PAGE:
Thursday, December 1, 2011

Training Peers Helps Autistic Kids With Social Interactions

Training classmates of children with autism spectrum disorder (ASD) in ways to improve social interaction resulted in more long-lasting social connections than training only the children with ASD, according to a new report from the National Institute of Mental Health published online November 28 in the Journal of Child Psychology and Psychiatry. Children in the study were assigned to four groups. In one, children with ASD were trained to practice social skills. In another, three “typically developing” children were trained in engaging students with social difficulties, but the ASD students received no training. In the third, both groups were trained, and in the fourth, no students were trained.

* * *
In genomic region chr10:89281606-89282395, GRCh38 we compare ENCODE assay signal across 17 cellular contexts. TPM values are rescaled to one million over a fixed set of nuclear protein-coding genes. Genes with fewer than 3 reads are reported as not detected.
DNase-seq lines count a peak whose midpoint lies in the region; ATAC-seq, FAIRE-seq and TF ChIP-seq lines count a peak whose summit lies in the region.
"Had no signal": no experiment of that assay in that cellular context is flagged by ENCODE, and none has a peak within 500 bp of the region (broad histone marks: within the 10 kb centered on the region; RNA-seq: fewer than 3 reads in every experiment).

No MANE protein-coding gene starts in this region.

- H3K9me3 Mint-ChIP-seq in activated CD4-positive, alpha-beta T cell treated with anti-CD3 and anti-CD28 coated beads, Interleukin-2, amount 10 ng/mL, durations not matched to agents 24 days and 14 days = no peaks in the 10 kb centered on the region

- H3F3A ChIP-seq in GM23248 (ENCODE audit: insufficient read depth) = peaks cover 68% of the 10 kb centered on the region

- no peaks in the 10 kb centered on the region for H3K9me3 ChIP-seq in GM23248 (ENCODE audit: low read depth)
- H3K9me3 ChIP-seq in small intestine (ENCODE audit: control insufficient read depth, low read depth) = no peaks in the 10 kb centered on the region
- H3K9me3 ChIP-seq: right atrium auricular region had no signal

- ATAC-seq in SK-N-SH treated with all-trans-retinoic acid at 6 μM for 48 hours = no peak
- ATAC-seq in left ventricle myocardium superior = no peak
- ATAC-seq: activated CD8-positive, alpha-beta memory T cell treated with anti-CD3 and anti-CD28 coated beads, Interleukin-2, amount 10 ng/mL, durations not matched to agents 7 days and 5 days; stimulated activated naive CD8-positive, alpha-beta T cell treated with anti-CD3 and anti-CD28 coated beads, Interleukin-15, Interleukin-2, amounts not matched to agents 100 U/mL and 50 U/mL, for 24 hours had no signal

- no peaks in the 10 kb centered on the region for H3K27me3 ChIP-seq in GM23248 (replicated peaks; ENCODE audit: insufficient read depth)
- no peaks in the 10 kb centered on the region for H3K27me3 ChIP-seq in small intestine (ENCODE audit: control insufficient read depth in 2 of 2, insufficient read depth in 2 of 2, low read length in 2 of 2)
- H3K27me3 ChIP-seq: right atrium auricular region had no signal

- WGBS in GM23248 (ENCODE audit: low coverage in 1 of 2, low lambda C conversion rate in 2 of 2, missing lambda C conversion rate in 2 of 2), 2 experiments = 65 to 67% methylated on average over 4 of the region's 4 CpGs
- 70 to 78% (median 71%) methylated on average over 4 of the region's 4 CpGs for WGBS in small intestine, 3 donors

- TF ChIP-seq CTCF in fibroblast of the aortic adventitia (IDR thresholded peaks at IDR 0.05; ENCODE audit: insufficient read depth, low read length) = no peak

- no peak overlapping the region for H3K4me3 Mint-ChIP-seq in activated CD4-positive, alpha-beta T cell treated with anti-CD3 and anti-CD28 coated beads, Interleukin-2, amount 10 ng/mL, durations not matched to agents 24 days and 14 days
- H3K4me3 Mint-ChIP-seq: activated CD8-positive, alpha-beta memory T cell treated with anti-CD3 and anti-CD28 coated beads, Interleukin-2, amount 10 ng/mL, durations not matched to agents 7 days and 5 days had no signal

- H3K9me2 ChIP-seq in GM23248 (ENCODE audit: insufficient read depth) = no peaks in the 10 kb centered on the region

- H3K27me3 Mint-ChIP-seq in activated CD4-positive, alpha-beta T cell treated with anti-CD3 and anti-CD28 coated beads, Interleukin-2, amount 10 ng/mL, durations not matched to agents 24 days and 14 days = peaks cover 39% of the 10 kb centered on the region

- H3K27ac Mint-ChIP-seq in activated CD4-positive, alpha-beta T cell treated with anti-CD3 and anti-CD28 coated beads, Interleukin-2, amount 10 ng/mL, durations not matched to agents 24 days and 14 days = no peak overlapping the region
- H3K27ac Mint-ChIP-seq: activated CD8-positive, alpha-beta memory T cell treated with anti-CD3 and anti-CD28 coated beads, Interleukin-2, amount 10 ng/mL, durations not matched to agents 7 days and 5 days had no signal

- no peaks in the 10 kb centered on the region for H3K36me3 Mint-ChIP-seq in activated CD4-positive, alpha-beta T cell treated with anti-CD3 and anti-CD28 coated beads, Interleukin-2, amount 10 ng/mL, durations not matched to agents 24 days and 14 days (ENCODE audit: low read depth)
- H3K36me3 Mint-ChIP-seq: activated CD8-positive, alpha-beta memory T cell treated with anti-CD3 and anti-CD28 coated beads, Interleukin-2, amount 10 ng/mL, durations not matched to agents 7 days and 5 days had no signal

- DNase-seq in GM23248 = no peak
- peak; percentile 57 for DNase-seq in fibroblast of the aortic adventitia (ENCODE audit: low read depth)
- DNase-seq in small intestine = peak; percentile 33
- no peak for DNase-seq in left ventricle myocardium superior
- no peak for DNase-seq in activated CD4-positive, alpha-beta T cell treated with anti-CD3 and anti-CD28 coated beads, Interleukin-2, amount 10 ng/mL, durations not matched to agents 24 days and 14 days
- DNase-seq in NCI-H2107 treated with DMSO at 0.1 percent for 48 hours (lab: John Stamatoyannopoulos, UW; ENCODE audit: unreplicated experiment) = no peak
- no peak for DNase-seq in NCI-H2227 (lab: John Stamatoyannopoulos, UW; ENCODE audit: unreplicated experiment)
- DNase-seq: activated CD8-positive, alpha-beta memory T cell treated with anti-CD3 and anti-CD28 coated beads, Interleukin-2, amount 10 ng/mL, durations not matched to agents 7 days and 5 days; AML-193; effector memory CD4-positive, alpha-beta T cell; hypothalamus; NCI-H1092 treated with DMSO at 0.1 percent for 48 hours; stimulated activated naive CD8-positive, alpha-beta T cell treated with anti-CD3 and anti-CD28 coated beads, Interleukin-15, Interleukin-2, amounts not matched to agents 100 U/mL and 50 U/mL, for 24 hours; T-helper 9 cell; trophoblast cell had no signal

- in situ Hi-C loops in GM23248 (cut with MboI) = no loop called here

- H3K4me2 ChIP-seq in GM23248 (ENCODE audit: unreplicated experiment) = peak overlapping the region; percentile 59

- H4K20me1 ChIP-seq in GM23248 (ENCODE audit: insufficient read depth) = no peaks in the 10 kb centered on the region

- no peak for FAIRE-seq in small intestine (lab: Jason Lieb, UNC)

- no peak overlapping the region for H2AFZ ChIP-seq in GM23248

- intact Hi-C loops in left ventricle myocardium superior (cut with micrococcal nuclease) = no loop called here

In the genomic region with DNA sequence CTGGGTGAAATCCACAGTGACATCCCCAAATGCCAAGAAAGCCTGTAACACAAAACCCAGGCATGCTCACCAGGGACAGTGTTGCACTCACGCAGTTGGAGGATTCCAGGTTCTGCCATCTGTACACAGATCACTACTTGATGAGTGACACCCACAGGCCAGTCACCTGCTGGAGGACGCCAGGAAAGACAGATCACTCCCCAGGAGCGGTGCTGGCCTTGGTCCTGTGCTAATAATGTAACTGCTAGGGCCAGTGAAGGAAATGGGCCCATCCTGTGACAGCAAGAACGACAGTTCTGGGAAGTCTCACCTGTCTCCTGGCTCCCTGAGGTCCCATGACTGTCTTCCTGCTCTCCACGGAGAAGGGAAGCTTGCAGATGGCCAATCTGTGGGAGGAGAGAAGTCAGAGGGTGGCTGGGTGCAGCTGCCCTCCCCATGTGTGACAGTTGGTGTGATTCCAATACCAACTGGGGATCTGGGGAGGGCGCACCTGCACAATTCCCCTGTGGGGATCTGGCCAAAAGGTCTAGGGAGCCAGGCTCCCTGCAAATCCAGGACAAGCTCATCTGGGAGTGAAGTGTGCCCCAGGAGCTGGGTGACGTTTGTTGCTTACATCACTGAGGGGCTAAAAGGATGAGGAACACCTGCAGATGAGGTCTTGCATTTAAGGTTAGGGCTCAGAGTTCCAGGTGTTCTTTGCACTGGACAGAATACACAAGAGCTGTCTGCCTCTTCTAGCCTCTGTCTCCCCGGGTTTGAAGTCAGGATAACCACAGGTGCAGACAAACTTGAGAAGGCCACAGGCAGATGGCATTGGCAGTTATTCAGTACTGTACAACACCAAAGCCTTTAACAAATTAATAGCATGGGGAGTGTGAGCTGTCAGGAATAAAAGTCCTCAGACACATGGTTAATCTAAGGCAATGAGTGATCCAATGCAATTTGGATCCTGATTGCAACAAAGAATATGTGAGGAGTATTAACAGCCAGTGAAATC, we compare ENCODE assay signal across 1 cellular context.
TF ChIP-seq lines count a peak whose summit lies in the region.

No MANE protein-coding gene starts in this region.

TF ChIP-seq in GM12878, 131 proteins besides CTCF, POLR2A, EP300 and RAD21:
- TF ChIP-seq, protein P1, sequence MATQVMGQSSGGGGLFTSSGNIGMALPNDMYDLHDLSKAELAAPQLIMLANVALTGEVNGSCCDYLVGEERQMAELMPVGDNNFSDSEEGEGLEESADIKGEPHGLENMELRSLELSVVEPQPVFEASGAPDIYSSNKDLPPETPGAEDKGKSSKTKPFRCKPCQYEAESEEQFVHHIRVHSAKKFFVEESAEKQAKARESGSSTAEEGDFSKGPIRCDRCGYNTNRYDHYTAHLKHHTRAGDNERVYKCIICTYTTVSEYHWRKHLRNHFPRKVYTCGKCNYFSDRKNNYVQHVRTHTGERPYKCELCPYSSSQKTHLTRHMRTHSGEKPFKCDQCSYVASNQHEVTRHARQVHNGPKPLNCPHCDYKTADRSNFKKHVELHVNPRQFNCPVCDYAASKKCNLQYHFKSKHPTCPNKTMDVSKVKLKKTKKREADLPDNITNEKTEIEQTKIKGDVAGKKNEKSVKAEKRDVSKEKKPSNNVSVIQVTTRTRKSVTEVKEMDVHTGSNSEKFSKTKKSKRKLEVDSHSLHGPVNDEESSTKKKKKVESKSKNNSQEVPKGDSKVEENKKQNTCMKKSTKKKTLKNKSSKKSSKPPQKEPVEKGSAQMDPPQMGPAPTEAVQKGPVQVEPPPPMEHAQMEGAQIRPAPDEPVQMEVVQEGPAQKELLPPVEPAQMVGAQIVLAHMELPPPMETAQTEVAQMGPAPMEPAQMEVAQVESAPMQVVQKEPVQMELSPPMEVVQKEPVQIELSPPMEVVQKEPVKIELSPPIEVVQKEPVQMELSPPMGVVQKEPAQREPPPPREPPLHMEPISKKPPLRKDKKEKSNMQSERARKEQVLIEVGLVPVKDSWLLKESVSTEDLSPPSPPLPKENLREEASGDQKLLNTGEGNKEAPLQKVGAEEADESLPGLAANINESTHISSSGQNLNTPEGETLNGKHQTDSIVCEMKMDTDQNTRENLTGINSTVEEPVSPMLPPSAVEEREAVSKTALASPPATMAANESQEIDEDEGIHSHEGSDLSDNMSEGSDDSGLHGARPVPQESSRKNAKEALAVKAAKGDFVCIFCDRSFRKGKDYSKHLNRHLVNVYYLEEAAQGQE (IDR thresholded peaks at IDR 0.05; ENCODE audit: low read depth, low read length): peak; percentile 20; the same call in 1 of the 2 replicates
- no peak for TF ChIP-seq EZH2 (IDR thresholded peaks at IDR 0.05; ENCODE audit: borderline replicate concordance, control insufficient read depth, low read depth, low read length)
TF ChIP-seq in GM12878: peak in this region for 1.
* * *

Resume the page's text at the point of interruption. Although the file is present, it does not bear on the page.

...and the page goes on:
“The findings suggest that peer-mediated interventions can provide better and more persistent outcomes than child-focused strategies, and that child-focused interventions may only be effective when paired with peer-mediated intervention,” said the researchers.

To read more about autism spectrum disorder, see Psychiatric News.
(Image: Anatoliiy Samara/


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